13 Debbie Reynolds’ Most Memorable Movie Musical Moments (Videos)

Debbie Reynolds sang and danced her way into film history

debbie reynolds singin in the rain

“Three Little Words” (1950)

Fresh out of high school, Debbie Reynolds was given a small role in this Fred Astaire, Red Skelton and Carleton Carpenter MGM musical, sang an old standard (“I Wanna Be Loved By You”) and shot to fame.

“Singin’ in the Rain” (1952)

The movie that made Reynolds a star and is still considered one of the greatest films of all times had her doing the Charleston to “All I Do is Dream of You.”

“Singin’ in the Rain” (1952)

Dancing and singing “Good Morning” beside two of the best in the biz (Donald O’Connor and Gene Kelly) left an exhausted and aching Reynolds crying through the endless rehearsals… but the result is cinematic perfection.

“Singin’ in the Rain” (1952)

Only a small portion of this “You Are My Lucky Star” number is seen at the end of the film, where the cut that made it to the screen featured her and Gene Kelly together in a kiss.

“Skirts Ahoy!” (1952)

Song and dance man Bobby Van joined Reynolds in the colorful number “Oh By Jingo.”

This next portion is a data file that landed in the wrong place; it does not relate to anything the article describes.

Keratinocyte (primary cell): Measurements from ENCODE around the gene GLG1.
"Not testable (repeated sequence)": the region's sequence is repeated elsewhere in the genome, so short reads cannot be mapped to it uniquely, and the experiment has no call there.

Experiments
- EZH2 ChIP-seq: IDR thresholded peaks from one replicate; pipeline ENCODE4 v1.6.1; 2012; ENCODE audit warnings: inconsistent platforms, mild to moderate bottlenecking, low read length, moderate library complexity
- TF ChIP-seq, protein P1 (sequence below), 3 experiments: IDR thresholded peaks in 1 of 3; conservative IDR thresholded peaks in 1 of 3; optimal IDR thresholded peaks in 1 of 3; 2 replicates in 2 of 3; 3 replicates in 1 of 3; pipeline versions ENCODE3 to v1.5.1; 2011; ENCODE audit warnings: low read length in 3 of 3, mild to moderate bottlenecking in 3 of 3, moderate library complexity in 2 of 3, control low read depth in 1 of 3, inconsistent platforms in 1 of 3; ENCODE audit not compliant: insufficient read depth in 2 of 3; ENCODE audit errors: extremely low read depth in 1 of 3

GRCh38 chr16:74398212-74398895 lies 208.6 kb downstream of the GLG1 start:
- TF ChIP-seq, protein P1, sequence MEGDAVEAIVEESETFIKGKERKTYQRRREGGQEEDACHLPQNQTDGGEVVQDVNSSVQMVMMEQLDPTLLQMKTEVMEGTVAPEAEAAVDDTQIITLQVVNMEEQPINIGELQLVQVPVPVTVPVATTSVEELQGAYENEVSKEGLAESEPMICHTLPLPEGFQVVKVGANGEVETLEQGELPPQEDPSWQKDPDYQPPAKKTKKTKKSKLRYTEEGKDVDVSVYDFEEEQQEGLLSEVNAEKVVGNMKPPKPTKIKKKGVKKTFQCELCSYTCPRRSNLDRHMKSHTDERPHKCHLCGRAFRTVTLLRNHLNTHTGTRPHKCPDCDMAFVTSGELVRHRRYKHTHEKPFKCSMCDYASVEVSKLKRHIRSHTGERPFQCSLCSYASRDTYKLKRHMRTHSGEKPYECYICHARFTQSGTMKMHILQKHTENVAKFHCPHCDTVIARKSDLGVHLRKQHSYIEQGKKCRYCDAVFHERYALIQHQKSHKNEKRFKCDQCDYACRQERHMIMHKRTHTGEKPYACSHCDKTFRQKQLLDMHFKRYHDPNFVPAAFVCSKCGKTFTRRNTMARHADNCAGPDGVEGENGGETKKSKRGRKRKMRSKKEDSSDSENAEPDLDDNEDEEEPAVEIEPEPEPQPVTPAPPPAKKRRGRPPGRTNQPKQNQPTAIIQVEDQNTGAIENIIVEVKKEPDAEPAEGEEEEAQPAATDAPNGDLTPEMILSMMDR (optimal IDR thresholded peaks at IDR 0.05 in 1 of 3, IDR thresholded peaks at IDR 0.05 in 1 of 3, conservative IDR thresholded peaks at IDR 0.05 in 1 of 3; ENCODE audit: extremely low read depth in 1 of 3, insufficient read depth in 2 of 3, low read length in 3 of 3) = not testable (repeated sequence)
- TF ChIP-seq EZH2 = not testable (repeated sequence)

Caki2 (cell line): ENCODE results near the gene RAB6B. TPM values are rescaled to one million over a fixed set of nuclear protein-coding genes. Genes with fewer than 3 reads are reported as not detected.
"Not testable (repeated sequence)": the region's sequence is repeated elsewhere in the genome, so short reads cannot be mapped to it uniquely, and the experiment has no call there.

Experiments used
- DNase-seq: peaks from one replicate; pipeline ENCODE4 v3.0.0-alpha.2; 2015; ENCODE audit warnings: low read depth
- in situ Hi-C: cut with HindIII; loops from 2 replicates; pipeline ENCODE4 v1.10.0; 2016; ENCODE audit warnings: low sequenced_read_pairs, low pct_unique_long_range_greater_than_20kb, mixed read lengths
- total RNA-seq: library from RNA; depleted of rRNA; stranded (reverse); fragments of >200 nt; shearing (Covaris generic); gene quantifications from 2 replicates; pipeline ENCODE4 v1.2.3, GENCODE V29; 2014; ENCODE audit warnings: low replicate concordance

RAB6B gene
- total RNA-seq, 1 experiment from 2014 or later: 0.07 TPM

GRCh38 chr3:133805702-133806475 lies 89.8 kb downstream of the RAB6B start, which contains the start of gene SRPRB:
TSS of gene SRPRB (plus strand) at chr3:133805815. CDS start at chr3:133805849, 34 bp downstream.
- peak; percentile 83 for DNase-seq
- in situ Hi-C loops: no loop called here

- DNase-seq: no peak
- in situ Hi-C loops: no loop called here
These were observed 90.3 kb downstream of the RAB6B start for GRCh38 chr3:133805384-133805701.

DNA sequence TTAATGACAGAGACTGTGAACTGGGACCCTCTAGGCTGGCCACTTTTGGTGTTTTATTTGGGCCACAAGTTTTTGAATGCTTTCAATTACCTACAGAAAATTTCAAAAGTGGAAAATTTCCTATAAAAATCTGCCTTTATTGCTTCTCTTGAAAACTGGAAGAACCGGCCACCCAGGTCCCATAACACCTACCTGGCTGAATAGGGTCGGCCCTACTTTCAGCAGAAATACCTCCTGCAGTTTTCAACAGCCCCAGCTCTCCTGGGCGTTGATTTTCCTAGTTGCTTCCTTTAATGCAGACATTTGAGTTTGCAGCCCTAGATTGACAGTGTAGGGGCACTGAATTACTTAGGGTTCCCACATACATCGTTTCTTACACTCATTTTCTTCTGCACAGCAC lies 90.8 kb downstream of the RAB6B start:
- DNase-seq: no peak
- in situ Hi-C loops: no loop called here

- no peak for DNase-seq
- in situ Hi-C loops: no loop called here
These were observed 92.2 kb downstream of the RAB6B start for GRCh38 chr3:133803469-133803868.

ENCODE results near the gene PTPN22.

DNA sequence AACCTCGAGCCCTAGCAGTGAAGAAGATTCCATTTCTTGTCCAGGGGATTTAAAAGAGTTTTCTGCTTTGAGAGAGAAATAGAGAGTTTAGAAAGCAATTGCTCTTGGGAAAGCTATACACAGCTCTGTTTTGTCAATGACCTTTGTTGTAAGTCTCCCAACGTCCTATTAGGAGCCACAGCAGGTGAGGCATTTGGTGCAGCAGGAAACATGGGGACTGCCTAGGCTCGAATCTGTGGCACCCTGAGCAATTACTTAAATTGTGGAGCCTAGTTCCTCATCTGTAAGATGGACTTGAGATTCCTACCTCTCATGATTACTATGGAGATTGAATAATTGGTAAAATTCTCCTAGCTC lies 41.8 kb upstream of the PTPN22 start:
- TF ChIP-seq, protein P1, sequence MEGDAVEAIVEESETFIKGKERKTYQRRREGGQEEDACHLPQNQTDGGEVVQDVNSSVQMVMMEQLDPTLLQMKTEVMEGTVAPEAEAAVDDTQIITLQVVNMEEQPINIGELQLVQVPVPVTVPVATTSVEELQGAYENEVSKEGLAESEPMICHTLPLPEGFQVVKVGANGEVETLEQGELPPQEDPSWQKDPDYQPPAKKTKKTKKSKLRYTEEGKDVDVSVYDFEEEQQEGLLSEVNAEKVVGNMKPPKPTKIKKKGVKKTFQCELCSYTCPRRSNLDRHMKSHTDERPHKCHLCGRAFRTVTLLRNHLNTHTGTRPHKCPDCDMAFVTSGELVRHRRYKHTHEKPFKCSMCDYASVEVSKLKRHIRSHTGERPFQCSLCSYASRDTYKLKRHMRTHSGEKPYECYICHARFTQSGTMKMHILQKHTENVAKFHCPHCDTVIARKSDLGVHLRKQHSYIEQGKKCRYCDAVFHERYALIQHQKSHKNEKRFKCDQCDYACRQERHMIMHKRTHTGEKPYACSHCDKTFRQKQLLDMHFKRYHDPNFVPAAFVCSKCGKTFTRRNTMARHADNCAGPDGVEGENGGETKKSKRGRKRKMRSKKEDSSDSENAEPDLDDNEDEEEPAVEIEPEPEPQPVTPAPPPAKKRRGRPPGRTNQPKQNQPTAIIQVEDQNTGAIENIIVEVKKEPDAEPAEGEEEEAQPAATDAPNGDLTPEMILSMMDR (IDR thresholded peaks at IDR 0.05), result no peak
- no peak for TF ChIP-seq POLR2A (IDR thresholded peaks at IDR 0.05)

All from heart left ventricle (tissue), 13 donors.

“Give a Girl a Break” (1953)

Reynolds and mega-talent Bob Fosse danced their way to romance to this little known Ira Gershwin song “In Our United State.”

“Hit the Deck” (1955)

During MGM’s Golden Age of Musicals, you couldn’t go wrong with a pretty girl singing amongst a shipload of sailors, which is exactly what Reynolds did to the tune of “Loo Loo.”

“Bundle of Joy” (1956)

Real life hubby at the time, Eddie Fisher joined Reynolds in the ballad “Lullaby in Blue.” Reynolds was expecting their own bundle of joy at the time, daughter Carrie.

“Tammy and the Bachelor” (1957)

Reynolds’ recording of the song “Tammy” became a gold record and the best-selling single by a female vocalist of the year.

“The Unsinkable Molly Brown” (1964)

The Meredith Wilson song “I Ain’t Down Yet” has become an anthem for those who will not give up — or, as the film title says, are “unsinkable.”

“The Unsinkable Molly Brown” (1964)

Reynolds proves to have an endless amount of energy in the spirited song “Belly Up To the Bar Boys.”

“The Singing Nun” (1966)

Reynolds went from playing the spunky Molly Brown to the serene Sister Ann, who topped the charts in 1963 with “Dominique.”